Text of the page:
“The decisions in Orb v Ruhan and Holyoake v Candy proceed on the basis that a party who has sought and obtained relief on an interlocutory application cannot return to court and ask to extend (or “upgrade”, in the words of the Chancellor) the relief without showing a material change of circumstances. It is easy to see the policy reasons behind such a principle which are well articulated by both judges. Chanel indicates that similar considerations apply where a party has submitted to an order, and that the question does not turn on whether the applicant did in fact have the evidence at the earlier hearing but on whether it was reasonably available to him. Yet in Woodhouse v Consignia the Court of Appeal held that the rule in Henderson v Henderson was not applied so strictly in interlocutory matters, that the judges below had been wrong to dismiss the second application as a second bite at the cherry, and that it did not matter that the evidence deployed had in fact been available to the applicant at the time of the first application, at any rate if the evidence was conclusive.”
The former cases do talk of a “material” or “significant” change of circumstances being required before a party can have a rehearing of an interlocutory matter. However, Chanel says that that must be a change “in the potential ability of the defendants” to have resisted the application the first time around. Seen that way, this is simply an alternative expression of the general rule that a party must have become aware of facts which they could not reasonably have known or found out about at the time of the first matter. Similarly, whilst Popplewell J in Orb said that the fact of no significant or material change of circumstances was “fatal” to the application, he went on to say that this was:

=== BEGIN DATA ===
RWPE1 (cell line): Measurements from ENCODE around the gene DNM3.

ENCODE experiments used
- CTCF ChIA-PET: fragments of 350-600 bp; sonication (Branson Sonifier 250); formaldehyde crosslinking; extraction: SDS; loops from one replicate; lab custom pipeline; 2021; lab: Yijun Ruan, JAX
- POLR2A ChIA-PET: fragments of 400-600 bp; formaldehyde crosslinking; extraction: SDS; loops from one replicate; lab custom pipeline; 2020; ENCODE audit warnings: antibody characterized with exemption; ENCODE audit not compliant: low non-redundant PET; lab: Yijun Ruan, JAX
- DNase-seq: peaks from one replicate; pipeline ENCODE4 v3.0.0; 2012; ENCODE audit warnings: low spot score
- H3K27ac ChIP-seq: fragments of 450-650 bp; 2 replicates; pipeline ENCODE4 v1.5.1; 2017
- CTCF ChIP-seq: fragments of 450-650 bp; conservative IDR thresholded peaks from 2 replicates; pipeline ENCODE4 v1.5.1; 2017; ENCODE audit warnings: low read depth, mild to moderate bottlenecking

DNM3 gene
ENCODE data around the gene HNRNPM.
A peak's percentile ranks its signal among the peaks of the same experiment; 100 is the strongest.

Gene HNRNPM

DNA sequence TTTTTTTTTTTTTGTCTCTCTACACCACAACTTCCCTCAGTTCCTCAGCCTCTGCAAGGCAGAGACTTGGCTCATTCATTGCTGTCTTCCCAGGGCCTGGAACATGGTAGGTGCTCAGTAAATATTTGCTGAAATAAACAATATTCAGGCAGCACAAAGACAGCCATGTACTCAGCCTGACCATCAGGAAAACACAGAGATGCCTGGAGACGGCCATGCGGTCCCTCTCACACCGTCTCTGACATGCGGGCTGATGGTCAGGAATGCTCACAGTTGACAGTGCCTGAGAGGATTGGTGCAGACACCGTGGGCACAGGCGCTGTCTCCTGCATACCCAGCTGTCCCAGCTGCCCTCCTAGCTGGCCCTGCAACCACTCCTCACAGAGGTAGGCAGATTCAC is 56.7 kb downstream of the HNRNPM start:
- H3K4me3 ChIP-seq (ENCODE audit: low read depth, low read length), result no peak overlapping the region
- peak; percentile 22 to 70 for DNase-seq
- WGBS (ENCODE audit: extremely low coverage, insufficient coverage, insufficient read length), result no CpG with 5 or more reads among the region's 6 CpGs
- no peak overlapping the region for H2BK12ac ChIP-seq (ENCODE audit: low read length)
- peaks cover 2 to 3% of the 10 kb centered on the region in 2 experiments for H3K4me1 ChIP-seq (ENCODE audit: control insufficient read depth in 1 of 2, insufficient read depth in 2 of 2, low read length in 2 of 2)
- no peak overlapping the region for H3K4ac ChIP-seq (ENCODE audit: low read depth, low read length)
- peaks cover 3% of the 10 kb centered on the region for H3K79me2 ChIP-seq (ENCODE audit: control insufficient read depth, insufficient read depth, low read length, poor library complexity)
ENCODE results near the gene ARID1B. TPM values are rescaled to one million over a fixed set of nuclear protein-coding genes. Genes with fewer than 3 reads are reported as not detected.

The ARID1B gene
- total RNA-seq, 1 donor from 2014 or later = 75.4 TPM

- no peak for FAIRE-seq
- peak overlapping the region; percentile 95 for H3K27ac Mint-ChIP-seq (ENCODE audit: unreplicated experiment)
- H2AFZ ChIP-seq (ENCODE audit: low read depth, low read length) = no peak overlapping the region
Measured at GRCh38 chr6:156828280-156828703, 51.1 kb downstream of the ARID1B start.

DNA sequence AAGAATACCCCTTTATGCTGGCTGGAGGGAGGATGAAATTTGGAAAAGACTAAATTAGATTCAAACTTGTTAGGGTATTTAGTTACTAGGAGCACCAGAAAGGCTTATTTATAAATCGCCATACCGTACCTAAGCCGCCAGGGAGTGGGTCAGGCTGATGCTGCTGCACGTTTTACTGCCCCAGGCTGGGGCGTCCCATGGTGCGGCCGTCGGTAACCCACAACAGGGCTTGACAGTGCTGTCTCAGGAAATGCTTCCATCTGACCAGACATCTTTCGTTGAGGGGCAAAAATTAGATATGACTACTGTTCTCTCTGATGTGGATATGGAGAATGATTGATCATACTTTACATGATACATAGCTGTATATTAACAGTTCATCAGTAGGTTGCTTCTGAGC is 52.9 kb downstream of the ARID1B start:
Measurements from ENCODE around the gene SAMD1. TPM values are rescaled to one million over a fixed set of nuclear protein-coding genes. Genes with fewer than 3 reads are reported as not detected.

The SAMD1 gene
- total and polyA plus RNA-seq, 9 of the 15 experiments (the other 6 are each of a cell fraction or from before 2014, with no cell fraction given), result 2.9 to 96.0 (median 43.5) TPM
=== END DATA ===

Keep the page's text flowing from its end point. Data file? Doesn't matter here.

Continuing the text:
“…based on the principle that a party must bring forward in argument all points reasonably available to him at the first opportunity; and that to allow him to take them serially in subsequent applications would permit abuse and obstruct the efficacy of the judicial process by undermining the necessary finality of unappealed interlocutory decisions.”
What does not appear, at least expressly, to have been considered in those cases, was whether there were any “special circumstances” which would permit the parties to take a second bite of the cherry.
By contrast, in Woodhouse, although the applicant was undoubtedly seeking a second bite of the cherry, the Court of Appeal did not consider that fatal to the application. Woodhouse was a highly unusual case, which dealt with the transitional provisions of the Civil Procedure Rules (CPR), and the facts of the appellant’s particular case were even more unusual. Brooke LJ, giving the lead judgment, stated at paragraph 56 that: